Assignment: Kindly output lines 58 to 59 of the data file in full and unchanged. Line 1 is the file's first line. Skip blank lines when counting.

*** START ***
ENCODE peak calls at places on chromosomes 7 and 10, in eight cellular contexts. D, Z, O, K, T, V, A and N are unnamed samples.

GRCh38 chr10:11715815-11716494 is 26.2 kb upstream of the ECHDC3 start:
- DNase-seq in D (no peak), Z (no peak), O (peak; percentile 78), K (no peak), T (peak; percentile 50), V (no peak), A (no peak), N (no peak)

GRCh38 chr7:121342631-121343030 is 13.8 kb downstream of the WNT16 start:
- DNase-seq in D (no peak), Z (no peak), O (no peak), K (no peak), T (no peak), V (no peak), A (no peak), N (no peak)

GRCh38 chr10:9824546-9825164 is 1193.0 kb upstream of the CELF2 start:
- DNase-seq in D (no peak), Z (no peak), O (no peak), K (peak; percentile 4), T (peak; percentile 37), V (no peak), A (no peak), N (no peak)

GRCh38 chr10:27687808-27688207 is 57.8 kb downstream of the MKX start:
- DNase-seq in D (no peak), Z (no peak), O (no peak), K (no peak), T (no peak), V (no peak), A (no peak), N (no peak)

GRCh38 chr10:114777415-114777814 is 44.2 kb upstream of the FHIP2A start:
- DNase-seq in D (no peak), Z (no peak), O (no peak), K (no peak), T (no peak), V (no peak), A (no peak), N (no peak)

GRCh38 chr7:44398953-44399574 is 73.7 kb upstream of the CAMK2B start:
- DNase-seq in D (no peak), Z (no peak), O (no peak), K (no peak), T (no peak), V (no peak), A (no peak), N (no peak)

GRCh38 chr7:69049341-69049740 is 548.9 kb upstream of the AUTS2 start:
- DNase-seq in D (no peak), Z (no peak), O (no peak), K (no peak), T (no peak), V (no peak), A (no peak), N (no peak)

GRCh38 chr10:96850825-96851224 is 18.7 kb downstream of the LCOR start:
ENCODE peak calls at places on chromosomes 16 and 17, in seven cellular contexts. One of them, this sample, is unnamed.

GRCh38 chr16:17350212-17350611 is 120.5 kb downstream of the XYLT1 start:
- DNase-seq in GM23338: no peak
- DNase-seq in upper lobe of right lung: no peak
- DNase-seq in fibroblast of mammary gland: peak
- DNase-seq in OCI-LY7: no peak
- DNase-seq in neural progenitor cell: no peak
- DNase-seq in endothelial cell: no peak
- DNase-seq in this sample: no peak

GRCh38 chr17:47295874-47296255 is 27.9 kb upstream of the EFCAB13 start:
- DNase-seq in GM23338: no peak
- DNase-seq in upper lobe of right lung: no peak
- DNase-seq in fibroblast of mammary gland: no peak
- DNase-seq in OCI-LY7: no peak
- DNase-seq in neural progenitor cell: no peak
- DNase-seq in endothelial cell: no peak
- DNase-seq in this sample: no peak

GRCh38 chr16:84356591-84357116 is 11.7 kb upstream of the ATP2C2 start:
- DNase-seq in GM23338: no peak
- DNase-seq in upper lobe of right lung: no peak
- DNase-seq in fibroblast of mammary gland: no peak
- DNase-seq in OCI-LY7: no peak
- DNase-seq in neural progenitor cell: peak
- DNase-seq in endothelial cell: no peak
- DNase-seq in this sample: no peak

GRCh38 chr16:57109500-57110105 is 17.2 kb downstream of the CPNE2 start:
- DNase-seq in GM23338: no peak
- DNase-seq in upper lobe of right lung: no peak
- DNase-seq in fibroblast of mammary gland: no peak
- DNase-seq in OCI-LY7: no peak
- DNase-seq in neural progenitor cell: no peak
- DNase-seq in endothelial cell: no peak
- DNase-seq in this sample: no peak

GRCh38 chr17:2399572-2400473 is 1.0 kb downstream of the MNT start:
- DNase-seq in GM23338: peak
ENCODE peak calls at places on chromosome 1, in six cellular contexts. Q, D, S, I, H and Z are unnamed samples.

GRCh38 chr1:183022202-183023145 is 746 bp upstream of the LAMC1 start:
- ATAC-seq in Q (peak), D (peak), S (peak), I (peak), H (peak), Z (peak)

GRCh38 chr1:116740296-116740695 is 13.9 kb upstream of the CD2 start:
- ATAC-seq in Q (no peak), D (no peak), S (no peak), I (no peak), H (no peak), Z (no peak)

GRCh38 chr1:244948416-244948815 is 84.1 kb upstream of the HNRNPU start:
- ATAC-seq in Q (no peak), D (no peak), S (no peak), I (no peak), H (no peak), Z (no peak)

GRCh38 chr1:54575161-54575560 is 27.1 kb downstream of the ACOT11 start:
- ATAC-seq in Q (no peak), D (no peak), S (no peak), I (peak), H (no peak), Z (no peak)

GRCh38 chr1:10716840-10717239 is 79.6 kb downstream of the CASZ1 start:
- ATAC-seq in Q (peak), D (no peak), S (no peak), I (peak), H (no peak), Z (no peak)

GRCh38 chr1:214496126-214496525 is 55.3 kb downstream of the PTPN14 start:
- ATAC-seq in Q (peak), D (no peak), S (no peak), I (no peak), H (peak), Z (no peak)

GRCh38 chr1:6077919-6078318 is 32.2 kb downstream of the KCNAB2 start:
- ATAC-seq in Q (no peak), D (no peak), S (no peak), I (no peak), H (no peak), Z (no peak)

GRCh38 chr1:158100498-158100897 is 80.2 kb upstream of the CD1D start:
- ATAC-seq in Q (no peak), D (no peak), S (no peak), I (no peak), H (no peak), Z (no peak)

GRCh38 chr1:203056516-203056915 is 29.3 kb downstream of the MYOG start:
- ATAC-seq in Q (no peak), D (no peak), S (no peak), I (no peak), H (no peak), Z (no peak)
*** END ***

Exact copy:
- ATAC-seq in Q (no peak), D (no peak), S (no peak), I (no peak), H (no peak), Z (no peak)

GRCh38 chr1:54575161-54575560 is 27.1 kb downstream of the ACOT11 start: